- Does management recognize and reward quality achievements as it does financial ones?
- Does management effectively balance its capital needs and initiatives with its commitment to quality?
An integral element of the NSF methodology addresses management’s responsibility to “walk the talk” and model the company’s quality values. Among other things, we encourage the most senior executive managers to have at least one performance element related to quality. Our goal is for each member of the company’s senior executive management team to have as intimate a knowledge of the state of the company’s quality system as he or she does of its financial condition.
Remediation Projects Focused on Organizational Values
During a remediation project, NSF consultants are on-site, working collaboratively with you to create a new system and coaching and mentoring throughout the process. Organizational values and principles, as well as an effective means to communicate them, are established by the leaders of the organization.
- Does your company have a communication plan?
- Does the company communicate — and demonstrate — collaboration, openness and transparency?
- Does the communication plan clearly define process ownership and who owns the process?
During the planning process, we can effectively counteract the negative impacts of organizational culture through open collaboration and communication. Recognizing that an antagonistic corporate culture can have its greatest negative impact at this point, our overall approach is designed to address cultural issues early in the process. This enables the company to operate in a quality-supportive coaching and mentoring environment, assuring ultimate success.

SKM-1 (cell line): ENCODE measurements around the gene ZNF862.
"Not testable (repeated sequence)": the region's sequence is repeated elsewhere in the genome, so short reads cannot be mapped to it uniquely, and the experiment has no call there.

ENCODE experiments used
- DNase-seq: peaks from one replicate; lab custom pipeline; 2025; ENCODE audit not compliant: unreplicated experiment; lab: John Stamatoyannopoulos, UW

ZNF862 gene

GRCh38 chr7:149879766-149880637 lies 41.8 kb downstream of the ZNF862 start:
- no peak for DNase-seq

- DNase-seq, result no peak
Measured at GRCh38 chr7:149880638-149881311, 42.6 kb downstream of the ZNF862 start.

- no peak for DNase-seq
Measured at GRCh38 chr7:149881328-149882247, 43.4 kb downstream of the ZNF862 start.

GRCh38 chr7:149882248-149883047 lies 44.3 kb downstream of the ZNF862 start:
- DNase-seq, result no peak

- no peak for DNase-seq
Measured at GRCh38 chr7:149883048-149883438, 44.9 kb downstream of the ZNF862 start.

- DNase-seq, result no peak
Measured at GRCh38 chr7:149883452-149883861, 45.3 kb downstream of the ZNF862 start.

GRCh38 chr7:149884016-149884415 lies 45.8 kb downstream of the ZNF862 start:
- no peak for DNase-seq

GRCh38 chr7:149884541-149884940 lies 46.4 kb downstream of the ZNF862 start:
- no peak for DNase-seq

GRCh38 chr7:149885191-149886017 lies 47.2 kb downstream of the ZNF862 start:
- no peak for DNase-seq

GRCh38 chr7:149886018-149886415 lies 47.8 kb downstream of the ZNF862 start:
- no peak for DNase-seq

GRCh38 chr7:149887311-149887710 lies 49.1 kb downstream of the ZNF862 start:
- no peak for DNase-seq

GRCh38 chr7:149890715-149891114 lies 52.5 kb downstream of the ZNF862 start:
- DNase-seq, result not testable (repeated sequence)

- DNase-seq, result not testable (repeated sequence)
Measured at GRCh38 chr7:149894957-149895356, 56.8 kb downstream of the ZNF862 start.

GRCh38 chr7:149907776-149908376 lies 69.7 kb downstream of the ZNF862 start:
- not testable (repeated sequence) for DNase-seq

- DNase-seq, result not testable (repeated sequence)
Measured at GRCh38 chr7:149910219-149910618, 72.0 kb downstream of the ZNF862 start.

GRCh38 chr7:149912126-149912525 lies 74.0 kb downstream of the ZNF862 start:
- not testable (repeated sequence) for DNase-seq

NSF Health Sciences Quality System Remediation Experts
Lynne Byers | Vice President
Over 35 years’ extensive pharmaceutical manufacturing management and QA experience, and fully conversant with current EU and FDA GMP regulations and requirements.
Rachel Carmichael | Executive Director, Pharmaceutical Services
Over 20 years’ experience in pharmaceutical manufacture, control and quality management, including nearly 11 years as a GMDP inspector for the MHRA.
Peter Gough | Vice President
45 years’ experience in pharmaceutical law, manufacturing, QC and quality systems.
Catherine Kay | Executive Director
Over 22 years’ pharmaceutical operations management, technical and QA experience; passionate about developing people and creating learning organizations, with continuous improvement embedded in daily operation.
David Waddington | Executive Director
Broad experience in QA and manufacturing management gained through working with a wide range of dosage forms for global supply, including solids, liquids, sterile products, food supplements and natural products.
Jim Morris | Executive Director
Over 25 years’ pharmaceutical management experience in both plant operations and corporate offices.
Andrew Papas | Vice President of Regulatory Affairs
30 years’ experience in the industry, providing leadership and guidance on global regulatory affairs, quality and drug development programs.